- Android, iPad, iPhone - £0.59
As Pac-Man Championship Edition proved so triumphantly a few years back, it's still completely feasible to make an entertaining dot-munching maze game in these more demanding times.
Hexage proves much the same thing with the neon-drenched Evac, but does so by pursuing a more stealth-oriented, slower-paced take on the formula.
The aim remains to clear all the dots from the maze, but with a few crucial tweaks and changes, the process becomes much less about screeching around the maze at full tilt, and more about strategic choices. Just like Pac-Man, patrolling ghosts roam the tunnels, but unlike Namco's old favourite, they don't simply chase after you from the moment you appear.
Pressure pads set off alarms that send ghosts chasing after you, so choosing when best to trigger them becomes all part of the fun. Luring them to a nearby power-up and turning the tables on them in quick succession is not only hugely satisfying, but helps you rack up a fearsome score into the bargain.
As the levels progress, though, you'll have much more to worry about, with spikes to crush you and blocks to shift to clear a path to the exit. But with patience, timing, and mastery of the simple four-way arrow controls, Evac's difficulty curve proves satisfying rather than spiteful.
24 levels might not sound like a lot, but this isn't a game you'll breeze through without concerted effort. And with its adorable aesthetic sealing the deal, it's another 59p well spent.
- iPhone - £0.59
If you're one of those maniacs who can unblinkingly romp through crazed Cave shmups like they're idly texting a filthy message, then Phoenix wants your love.
There's no pretence of a gentle introduction. No small talk, just straight to the point, down and dirty in the grimacing alleyway of bullet hell. Played out like one continuous mini-boss battle, Phoenix presents you with an endless procession of menacing, violent, laser-spewing foes.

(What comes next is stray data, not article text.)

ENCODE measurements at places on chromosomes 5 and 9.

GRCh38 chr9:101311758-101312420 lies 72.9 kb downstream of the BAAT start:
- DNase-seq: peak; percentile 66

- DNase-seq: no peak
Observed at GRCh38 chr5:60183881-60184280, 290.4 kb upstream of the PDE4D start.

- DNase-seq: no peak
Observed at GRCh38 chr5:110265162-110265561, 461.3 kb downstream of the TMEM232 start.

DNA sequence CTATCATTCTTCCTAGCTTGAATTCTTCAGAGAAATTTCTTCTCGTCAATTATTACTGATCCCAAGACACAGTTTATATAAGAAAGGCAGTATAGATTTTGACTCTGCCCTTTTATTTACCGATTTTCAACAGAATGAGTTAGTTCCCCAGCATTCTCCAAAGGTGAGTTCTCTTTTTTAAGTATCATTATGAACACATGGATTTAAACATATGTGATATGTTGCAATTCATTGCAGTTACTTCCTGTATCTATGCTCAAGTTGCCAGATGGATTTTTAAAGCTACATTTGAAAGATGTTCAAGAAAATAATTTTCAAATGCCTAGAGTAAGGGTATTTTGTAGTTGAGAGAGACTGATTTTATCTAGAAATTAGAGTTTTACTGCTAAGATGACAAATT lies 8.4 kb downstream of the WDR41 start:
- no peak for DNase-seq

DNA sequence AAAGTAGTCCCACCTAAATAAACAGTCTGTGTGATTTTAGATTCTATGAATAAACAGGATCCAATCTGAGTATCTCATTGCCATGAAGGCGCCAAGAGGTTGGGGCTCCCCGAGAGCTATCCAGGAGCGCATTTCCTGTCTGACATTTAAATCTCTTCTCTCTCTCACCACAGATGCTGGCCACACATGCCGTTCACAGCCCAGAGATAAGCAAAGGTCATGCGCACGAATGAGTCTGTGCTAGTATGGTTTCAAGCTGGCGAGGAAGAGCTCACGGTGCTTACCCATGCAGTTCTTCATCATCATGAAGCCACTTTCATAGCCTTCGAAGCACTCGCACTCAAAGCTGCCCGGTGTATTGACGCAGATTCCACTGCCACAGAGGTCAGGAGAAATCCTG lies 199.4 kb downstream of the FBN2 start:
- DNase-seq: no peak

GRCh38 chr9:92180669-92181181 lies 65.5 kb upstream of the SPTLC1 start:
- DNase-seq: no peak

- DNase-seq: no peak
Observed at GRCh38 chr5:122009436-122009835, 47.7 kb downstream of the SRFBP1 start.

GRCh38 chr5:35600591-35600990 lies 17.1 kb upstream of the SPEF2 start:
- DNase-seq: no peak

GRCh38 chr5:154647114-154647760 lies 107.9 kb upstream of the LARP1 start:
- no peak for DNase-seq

The genius behind Firi Games' procedurally-generated vertical blaster is that the better you are at Phoenix, the harder it gets. With difficulty kicking off at one star, the longer you survive without taking a hit the more brutal the challenge becomes and the more points you rack up. Take damage and the game's 'AI director' dials down the heat to accommodate your misfortune (though you do have the option to lock the difficulty down, should you prefer).
But such generosity is only a fleeting respite, and it's unlikely that you'll be able to last more than a few minutes in Phoenix's intense company. If you do, then regional score-based glory awaits thanks to Game Center's curious ability to break your performance right down to your specific area. Being the fifth best in Brent on your first go's not terrible, right?
Correction: Firi Games has been in touch to let us know that this feature isn't part of Game Center, but a service it designed and implemented itself. Credit where it's due - it's a very cool feature. -Ed.
Without wanting to sound like a broken record, 59p is exceptionally good value for a death-dodger with as much replay value as Phoenix. Go forth and fill the spare time void.